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Romania, 1989





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© 2002 Doina Horodniceanu





My reward was a six months trip to the U.S. as part of a U.N. delegation. I lived not far from Harlem. I saw the good and the bad parts. Nobody expected me to come back. I was saving money to buy a pair of jeans for my daughter and a boom box for my son. I used to eat once a day, a sandwich. One evening while I was enjoying my usual supper on a bench in Central Park, I lived this incredible experience of being threatened with a gun for five minutes. I was admiring the view in the park (exceptional otherwise, with a lot of successive plans), when I heard a voice from behind saying:

“Gi’me yu’re money!”

For the moment I didn’t understand what was going on. I thought it was a joking kid. After two, three seconds I realized the situation; when a man jumped in front of me. He was tall, with a barbarian beard and a moustache á la Dalli. The beard and the mustache were both fake but very well done. He said it again:

              “Gi’me yu’re money!” and loaded the gun, to impress me of course. It wasn’t really necessary since I was already very impressed.

            “Why do you stare at me? Why do you stare at me?”

He had a tough voice with a strange accent, similar to the Hungarian one.

 I handed him the 10 cents I had left explaining I'm from an Eastern European Country. He apologized, gave me five dollars and wished me a wonderful night.

Now, that I’m thinking again of my aggressor I believe he was a dilettante and if I wasn’t very comfortable in his presence, then he was pretty nervous about the whole operation too. I also wonder if his gun was really loaded or not. But I’m happy I didn’t find out. I decided to go back home. A few days later we got our wages plus a small benefit. We went shopping, and at some point we found a discount store where besides all kind of other things they had something we needed the most, at a very affordable price - some yellow-brown genuine leather attaché cases. Lucky us, they had five pieces, one for each of us. It was a beautiful spring afternoon in New York. All five of us were wearing the same black suit with white shirt and black tie. It's easy to imagine the effect we produced walking down the street with our yellow-brown briefcases. We entered a cafe that emptied instantly. Three police cars blocked the exit. On our way out we were asked to get into the police cars that took us to the station. Later an official from the Romanian Embassy showed up and freed us. He explained that the owner of the bar thought we were gang members and called the police. We left the US four months earlier and I never wanted to leave the country again.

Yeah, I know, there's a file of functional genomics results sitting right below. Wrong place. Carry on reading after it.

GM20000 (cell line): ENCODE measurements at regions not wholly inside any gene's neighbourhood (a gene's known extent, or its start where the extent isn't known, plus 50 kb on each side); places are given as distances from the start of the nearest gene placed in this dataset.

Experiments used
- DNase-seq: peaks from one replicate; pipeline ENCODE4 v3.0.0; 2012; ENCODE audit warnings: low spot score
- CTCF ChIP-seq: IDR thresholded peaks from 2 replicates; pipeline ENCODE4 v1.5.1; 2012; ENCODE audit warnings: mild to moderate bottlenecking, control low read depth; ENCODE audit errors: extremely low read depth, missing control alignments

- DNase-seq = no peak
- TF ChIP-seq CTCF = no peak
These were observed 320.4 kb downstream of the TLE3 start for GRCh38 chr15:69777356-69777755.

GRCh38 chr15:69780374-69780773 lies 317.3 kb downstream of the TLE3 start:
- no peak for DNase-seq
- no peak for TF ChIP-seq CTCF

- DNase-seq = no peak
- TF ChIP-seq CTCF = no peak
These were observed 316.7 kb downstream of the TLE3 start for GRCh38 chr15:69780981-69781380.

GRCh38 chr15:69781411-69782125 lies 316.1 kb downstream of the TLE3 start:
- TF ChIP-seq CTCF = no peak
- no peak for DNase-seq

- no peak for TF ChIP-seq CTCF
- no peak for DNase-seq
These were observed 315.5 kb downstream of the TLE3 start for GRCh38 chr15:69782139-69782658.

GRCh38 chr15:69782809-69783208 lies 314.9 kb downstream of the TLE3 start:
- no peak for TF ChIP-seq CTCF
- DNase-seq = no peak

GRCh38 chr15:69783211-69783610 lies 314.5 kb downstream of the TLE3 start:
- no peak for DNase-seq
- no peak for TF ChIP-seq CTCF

I don't think I was looking forward to getting out of prison. I am probably one of those people who would wait for their destiny with their arms crossed, ready to accept it. I didn’t see any way to defend myself. I didn’t feel dishonored; I wasn’t mentally mutilated by insults or beaten up. Nobody yelled at me and I didn’t grumble against a possible verdict that I was able to find right.

I sensed the prison walls, and the barbed wire fence between which we struggled to survive all these years. However, they freed me after a week. I got my job back and even my office.

I got also a raise in salary.